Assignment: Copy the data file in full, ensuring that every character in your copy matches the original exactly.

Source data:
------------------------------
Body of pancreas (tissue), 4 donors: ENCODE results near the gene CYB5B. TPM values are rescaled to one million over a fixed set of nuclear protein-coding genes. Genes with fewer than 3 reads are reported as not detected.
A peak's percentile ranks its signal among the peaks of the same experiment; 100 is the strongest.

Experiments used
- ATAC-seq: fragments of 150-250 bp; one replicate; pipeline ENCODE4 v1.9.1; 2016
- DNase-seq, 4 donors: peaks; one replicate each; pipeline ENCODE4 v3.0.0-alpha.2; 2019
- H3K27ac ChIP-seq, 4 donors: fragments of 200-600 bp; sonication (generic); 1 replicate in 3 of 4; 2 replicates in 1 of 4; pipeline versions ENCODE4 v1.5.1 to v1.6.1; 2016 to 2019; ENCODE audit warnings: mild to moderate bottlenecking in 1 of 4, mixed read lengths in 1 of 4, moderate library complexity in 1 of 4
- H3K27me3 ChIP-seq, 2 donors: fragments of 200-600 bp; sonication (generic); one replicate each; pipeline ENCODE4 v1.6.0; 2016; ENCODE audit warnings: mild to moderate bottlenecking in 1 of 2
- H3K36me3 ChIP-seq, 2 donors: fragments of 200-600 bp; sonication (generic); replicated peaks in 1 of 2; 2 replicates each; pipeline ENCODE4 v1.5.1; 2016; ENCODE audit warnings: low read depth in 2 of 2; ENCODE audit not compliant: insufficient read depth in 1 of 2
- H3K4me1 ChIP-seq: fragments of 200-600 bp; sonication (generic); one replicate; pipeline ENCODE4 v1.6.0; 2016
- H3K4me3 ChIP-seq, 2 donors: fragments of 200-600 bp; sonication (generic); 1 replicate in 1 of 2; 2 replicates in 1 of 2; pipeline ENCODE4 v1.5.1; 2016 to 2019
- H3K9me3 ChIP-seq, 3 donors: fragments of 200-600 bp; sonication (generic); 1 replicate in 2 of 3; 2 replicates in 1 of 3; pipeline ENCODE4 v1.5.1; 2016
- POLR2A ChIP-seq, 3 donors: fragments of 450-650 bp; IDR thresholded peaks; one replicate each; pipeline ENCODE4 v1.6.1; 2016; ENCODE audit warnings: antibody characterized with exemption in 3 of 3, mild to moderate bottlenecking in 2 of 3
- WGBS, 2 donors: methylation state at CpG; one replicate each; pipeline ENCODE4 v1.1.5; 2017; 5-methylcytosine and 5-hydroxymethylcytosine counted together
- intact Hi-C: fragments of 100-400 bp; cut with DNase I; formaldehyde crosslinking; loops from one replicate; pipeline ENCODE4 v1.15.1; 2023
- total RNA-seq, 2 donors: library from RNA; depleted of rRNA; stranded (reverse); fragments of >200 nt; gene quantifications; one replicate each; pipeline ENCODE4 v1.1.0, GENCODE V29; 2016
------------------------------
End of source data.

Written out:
Body of pancreas (tissue), 4 donors: ENCODE results near the gene CYB5B. TPM values are rescaled to one million over a fixed set of nuclear protein-coding genes. Genes with fewer than 3 reads are reported as not detected.
A peak's percentile ranks its signal among the peaks of the same experiment; 100 is the strongest.

Experiments used
- ATAC-seq: fragments of 150-250 bp; one replicate; pipeline ENCODE4 v1.9.1; 2016
- DNase-seq, 4 donors: peaks; one replicate each; pipeline ENCODE4 v3.0.0-alpha.2; 2019
- H3K27ac ChIP-seq, 4 donors: fragments of 200-600 bp; sonication (generic); 1 replicate in 3 of 4; 2 replicates in 1 of 4; pipeline versions ENCODE4 v1.5.1 to v1.6.1; 2016 to 2019; ENCODE audit warnings: mild to moderate bottlenecking in 1 of 4, mixed read lengths in 1 of 4, moderate library complexity in 1 of 4
- H3K27me3 ChIP-seq, 2 donors: fragments of 200-600 bp; sonication (generic); one replicate each; pipeline ENCODE4 v1.6.0; 2016; ENCODE audit warnings: mild to moderate bottlenecking in 1 of 2
- H3K36me3 ChIP-seq, 2 donors: fragments of 200-600 bp; sonication (generic); replicated peaks in 1 of 2; 2 replicates each; pipeline ENCODE4 v1.5.1; 2016; ENCODE audit warnings: low read depth in 2 of 2; ENCODE audit not compliant: insufficient read depth in 1 of 2
- H3K4me1 ChIP-seq: fragments of 200-600 bp; sonication (generic); one replicate; pipeline ENCODE4 v1.6.0; 2016
- H3K4me3 ChIP-seq, 2 donors: fragments of 200-600 bp; sonication (generic); 1 replicate in 1 of 2; 2 replicates in 1 of 2; pipeline ENCODE4 v1.5.1; 2016 to 2019
- H3K9me3 ChIP-seq, 3 donors: fragments of 200-600 bp; sonication (generic); 1 replicate in 2 of 3; 2 replicates in 1 of 3; pipeline ENCODE4 v1.5.1; 2016
- POLR2A ChIP-seq, 3 donors: fragments of 450-650 bp; IDR thresholded peaks; one replicate each; pipeline ENCODE4 v1.6.1; 2016; ENCODE audit warnings: antibody characterized with exemption in 3 of 3, mild to moderate bottlenecking in 2 of 3
- WGBS, 2 donors: methylation state at CpG; one replicate each; pipeline ENCODE4 v1.1.5; 2017; 5-methylcytosine and 5-hydroxymethylcytosine counted together
- intact Hi-C: fragments of 100-400 bp; cut with DNase I; formaldehyde crosslinking; loops from one replicate; pipeline ENCODE4 v1.15.1; 2023
- total RNA-seq, 2 donors: library from RNA; depleted of rRNA; stranded (reverse); fragments of >200 nt; gene quantifications; one replicate each; pipeline ENCODE4 v1.1.0, GENCODE V29; 2016